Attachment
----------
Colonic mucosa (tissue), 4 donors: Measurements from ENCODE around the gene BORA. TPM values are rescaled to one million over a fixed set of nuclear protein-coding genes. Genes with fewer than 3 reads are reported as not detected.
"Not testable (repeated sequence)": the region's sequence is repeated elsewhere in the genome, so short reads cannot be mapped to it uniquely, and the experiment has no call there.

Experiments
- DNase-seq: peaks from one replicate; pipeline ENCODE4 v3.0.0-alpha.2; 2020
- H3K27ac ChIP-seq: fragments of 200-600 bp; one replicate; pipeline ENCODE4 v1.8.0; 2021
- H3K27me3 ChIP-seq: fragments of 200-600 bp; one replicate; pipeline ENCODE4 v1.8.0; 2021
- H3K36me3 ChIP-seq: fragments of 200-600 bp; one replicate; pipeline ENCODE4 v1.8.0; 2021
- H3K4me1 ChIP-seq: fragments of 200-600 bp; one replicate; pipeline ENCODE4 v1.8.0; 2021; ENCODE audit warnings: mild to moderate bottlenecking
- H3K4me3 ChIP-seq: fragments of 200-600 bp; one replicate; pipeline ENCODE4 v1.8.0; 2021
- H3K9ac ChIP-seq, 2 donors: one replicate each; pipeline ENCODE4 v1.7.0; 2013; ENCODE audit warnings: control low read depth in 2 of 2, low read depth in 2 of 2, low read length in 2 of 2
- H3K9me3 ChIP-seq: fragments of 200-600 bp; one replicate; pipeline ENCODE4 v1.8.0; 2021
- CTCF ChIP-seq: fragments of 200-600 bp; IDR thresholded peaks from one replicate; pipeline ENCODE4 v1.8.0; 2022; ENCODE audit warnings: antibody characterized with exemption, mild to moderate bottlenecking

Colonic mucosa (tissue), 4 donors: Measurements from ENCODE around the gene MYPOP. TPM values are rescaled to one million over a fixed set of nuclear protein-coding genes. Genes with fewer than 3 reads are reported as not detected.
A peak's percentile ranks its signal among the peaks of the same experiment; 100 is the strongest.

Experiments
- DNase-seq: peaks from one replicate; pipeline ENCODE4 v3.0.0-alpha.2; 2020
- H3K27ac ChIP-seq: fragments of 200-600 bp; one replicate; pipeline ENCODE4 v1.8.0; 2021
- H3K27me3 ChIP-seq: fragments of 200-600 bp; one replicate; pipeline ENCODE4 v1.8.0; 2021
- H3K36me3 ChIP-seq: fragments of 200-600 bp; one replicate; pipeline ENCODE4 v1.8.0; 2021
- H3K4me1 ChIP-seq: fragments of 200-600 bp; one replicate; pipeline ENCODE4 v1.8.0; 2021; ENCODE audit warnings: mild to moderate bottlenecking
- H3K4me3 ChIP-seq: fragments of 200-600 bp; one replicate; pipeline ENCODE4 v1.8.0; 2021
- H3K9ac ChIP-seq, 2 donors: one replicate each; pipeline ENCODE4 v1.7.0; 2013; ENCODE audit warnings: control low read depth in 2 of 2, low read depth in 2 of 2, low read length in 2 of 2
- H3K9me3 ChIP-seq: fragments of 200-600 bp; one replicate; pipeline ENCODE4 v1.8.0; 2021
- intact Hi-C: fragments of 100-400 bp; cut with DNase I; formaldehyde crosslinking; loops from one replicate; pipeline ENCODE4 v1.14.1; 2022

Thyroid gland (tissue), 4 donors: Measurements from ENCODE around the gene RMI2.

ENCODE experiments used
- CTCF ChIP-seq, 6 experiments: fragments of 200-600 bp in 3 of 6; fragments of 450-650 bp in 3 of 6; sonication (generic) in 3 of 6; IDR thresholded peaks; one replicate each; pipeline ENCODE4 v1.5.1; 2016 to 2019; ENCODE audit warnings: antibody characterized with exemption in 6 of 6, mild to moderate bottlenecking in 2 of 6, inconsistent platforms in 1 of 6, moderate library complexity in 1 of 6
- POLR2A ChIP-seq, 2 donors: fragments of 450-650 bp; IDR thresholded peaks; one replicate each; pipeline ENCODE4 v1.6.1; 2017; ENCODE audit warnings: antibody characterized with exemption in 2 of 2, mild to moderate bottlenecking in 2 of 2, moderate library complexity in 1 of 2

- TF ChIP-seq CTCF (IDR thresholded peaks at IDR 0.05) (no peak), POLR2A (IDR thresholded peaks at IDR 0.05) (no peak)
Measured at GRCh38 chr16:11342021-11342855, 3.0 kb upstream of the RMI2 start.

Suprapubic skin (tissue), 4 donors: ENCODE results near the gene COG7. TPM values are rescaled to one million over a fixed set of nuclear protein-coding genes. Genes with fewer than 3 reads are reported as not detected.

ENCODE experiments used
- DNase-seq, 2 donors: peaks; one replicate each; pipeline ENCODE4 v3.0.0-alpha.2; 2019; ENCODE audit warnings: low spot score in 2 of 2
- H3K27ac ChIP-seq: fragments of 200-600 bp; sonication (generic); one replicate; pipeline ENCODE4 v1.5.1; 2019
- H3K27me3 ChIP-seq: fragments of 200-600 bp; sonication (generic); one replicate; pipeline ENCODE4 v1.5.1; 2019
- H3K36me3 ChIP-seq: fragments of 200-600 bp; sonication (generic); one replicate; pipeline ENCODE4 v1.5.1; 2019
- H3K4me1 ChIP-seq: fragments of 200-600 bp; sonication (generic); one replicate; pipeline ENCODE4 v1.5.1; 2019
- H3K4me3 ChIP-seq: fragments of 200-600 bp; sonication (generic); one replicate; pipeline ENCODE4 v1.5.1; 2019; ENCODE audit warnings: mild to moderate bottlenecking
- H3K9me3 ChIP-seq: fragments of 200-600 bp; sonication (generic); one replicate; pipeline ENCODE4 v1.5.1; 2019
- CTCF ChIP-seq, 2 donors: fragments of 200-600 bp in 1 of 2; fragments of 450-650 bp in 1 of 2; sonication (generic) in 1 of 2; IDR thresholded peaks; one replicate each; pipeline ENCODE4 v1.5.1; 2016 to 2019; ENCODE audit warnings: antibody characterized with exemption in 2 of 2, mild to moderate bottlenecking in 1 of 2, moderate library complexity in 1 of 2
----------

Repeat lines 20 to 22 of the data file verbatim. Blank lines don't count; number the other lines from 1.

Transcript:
- H3K4me1 ChIP-seq: fragments of 200-600 bp; one replicate; pipeline ENCODE4 v1.8.0; 2021; ENCODE audit warnings: mild to moderate bottlenecking
- H3K4me3 ChIP-seq: fragments of 200-600 bp; one replicate; pipeline ENCODE4 v1.8.0; 2021
- H3K9ac ChIP-seq, 2 donors: one replicate each; pipeline ENCODE4 v1.7.0; 2013; ENCODE audit warnings: control low read depth in 2 of 2, low read depth in 2 of 2, low read length in 2 of 2